Surfing during the pandemic in BC has been okay. Challenging at times, but it’s just been something that we’ve all gotten used to in one way or another. It was interesting at the start because our town was completely empty for a few months. It was really beautiful here, super quiet and like how winter used to be when I first moved here. Then the parks eventually opened back up and Canada’s domestic regulations loosened a bit, but since international travel was still not permitted, it seemed like the entire country chose Tofino as a summer destination. It was extraordinarily busy here this summer, but it’s all good, I’m happy that people got to come and see the beauty of this place and experience a little bit of nature, especially people that were stuck in city apartments for the first few months of the pandemic. The surf can fire actually at any month in BC. In the summer months we can get some amazing south swells. But winter is definitely more consistent for bigger west swells that light up the whole island.
Surf culture in Tofino town is pretty cool. There are a lot of really amazing people here. And everybody is doing whatever they need to do in order to live here. Like you never know, your barista might actually have a major in civil engineering. Stuff like that is quite common. There are a lot of really creative people, a lot of artists and musicians. Also a lot of people making beautiful ceramics. People are supportive here, it seems like people are cheering for each other’s creativity endeavours. It’s cool. Especially because more and more people are able to call Tofino a permanent home. I feel like there was more of a little art and music scene popping up here, at least before the pandemic. Things are very low key now!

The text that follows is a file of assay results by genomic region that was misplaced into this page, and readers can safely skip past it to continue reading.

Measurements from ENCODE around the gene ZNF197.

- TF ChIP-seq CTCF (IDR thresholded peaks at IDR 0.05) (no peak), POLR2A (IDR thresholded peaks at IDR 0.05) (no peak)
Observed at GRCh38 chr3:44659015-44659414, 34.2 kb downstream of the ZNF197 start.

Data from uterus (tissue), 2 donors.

The surf culture in BC is growing. There are definitely a lot more people surfing now than even just 5 years ago. When I first moved to Tofino I didn’t really know any surfers that were younger than me (18) surfing, but now there is this whole crop of kids coming up that absolutely shred. Lots of young females too, it’s been super exciting to watch them grow into teenagers and continue to evolve in their surfing. Tofino has a lot of lady surfers. A lot. I definitely feel lucky to know so many awesome cold water women, some places don’t have this. I feel like it flows and changes, but my female friends at home that I surf the most with are probably Lydia, Alle, Ceri, Sanoa, and Mathea. Honestly, I’m pretty scattered at making plans to surf with friends, we usually have a thread going about where the waves are good and what time we are planning to go, but even if we don’t, you’ll always find a friendly face, or 12, in the lineup. There are probably about 300 surfer girls in Tofino, or more even! There is a group called Surf Sister Surf Club. I think it’s a really beautiful community of girls getting together and giving each other tips and things like that. I think it’s nice for girls to go join up with that crew just to feel more comfortable and confident getting into something new. Surf Sister is really great. They are the surf school I worked for when I first moved here, and the owner, Krissy,biggest legend ever, is the one who started the Queen of the Peak, which has resulted in so many younger girls in this town getting into surfing. Because of QOP they all started 10 years ago when they were like 6 and 8 and then they just continued to get better and better since then. Before QOP, there were no contests that made the women feel welcomed or taken seriously. It’s been a pretty amazing evolution to watch.